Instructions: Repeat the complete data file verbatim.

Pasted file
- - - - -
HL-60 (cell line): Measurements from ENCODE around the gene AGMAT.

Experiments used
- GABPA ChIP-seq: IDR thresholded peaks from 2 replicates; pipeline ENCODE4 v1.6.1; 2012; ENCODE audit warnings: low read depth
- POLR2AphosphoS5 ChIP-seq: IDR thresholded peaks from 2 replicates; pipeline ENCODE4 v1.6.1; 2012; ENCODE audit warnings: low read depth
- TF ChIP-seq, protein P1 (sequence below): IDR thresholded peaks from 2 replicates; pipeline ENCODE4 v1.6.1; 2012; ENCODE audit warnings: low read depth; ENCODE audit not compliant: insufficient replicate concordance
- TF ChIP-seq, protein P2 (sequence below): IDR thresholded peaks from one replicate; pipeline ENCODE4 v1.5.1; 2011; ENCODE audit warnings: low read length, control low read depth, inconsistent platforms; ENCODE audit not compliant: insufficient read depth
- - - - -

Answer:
HL-60 (cell line): Measurements from ENCODE around the gene AGMAT.

Experiments used
- GABPA ChIP-seq: IDR thresholded peaks from 2 replicates; pipeline ENCODE4 v1.6.1; 2012; ENCODE audit warnings: low read depth
- POLR2AphosphoS5 ChIP-seq: IDR thresholded peaks from 2 replicates; pipeline ENCODE4 v1.6.1; 2012; ENCODE audit warnings: low read depth
- TF ChIP-seq, protein P1 (sequence below): IDR thresholded peaks from 2 replicates; pipeline ENCODE4 v1.6.1; 2012; ENCODE audit warnings: low read depth; ENCODE audit not compliant: insufficient replicate concordance
- TF ChIP-seq, protein P2 (sequence below): IDR thresholded peaks from one replicate; pipeline ENCODE4 v1.5.1; 2011; ENCODE audit warnings: low read length, control low read depth, inconsistent platforms; ENCODE audit not compliant: insufficient read depth